Votes | Average: 0 out of 5 Votes | Average: 0 out of 5 Votes | Average: 0 out of 5 Votes | Average: 0 out of 5 Votes | Average: 0 out of 5 (Be the first to rate this article) Loading ... Loading ...

by Mike Zazaian October 9, 2006 - 1:25pm, 1 Comment

Google and YouTube Could Ink Deal This Afternoon

After lengthy negotiations over the weekend Google and YouTube are likely to ink an acquisition deal as early as Monday afternoon.

According to an article from The New York Times blogs, Google’s acquisition of YouTube for $1.6 billion could go from fiction to fact sometime this afternoon. While no specific sources were given for the information, the article cited people involved in the talks for suggesting the deal’s inevitability. The source also noted that both the Google and YouTube camps have adjourned to their seperate corners, each board discussing approval before giving the acquisition a definite thumbs up.

Allegations of the deal come just hours after YouTube’s own announcement that the site will carry music and video content from Universal Music Group, Sony BMG Records and CBS. Content carried by YouTube, primarily music videos and clips from featured TV shows, will be available to users for use in their own artistic works. YouTube has developed copyright-detecting software that will allow the Studios to give the yay or nay on re-produced versions of its video and music.

While there has been no official announcement from either Google or YouTube, it seems that the buzz around the matter is reason enough think it legitimate. Google’s likely been eyeing YouTube ever since it surpassed Google Video in February, becoming the largest video-sharing site in the world. At present, YouTube boasts traffic of over 35 million users daily, while Google Video is graced by only 9 million. We all know that Google isn’t very good at being second best, and in lieu of buying out YouTube it doesn’t seem that Google Video would ever catch up.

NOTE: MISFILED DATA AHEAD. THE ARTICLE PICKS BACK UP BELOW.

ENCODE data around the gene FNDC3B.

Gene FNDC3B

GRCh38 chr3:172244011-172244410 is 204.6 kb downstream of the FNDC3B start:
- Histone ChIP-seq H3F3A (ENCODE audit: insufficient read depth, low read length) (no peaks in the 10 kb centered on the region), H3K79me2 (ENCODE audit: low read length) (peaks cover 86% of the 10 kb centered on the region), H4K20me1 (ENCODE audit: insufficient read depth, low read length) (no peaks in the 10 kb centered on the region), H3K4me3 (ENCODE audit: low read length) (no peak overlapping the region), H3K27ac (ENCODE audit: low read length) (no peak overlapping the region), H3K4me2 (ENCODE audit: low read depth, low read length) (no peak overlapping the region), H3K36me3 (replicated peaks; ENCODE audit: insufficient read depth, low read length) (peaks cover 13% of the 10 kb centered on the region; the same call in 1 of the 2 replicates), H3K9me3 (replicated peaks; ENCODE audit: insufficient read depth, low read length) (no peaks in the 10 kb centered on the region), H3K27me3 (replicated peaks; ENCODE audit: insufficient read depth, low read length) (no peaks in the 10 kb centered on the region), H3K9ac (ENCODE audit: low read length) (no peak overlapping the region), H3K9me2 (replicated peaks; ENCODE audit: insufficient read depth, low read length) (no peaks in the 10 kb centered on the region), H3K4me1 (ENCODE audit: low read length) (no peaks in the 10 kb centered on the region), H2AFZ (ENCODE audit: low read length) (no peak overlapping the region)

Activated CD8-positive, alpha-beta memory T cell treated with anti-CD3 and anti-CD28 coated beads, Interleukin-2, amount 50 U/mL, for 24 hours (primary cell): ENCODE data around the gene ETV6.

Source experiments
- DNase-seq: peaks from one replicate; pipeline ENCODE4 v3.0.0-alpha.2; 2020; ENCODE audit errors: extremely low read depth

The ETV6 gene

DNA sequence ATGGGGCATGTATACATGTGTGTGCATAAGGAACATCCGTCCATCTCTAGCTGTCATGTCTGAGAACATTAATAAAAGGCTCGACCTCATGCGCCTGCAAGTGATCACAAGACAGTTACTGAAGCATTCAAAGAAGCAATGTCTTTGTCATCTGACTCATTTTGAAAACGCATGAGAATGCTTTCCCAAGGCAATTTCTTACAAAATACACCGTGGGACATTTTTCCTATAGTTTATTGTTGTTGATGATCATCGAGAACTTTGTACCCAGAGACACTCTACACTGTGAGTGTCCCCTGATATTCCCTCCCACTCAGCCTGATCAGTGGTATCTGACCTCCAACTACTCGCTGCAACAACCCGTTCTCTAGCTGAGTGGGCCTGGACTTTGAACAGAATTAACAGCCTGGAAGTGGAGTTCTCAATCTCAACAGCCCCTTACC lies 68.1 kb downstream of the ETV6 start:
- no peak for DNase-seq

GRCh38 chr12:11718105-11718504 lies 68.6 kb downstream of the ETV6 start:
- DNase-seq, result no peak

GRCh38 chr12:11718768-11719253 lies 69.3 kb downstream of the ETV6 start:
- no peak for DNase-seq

But despite its enormity, YouTube has been under attack for its inability to police the illegal posting of copyrighted content. With over 100 million videos viewed daily, and only 60 employees to police them, YouTube users constantly post works that contain copyrighted music and video, which YouTube then becomes responsible for distributing. Marc Cuban, internet billionaire and owner of the Dallas Mavericks commented about the Google/YouTube deal on his blog:

“Dont think for a minute that there wont be lawyers writing songs, having their buddies perform them, and putting them on YouTube, jerry-rigging the number of views via any number of easy-to-do processes and then suing YouTube over it.

While it may be plagued by lawsuits and legal issues, Google certainly has deep enough pockets to combat them. Perhaps it sees YouTube as a shoot first, ask questions later scenario, where it can obtain a site that has enormous advertising potential for a price that, within in a few years, could inflate to double or triple its current. Either way, if Google decides to buy YouTube it will only extend Google’s internet dominance. And though lawsuits may scare Marc Cuban, the likes of Google Founder/CEOs Sergei Brin and Larry Page aren’t so bashful.

[via The New York Times]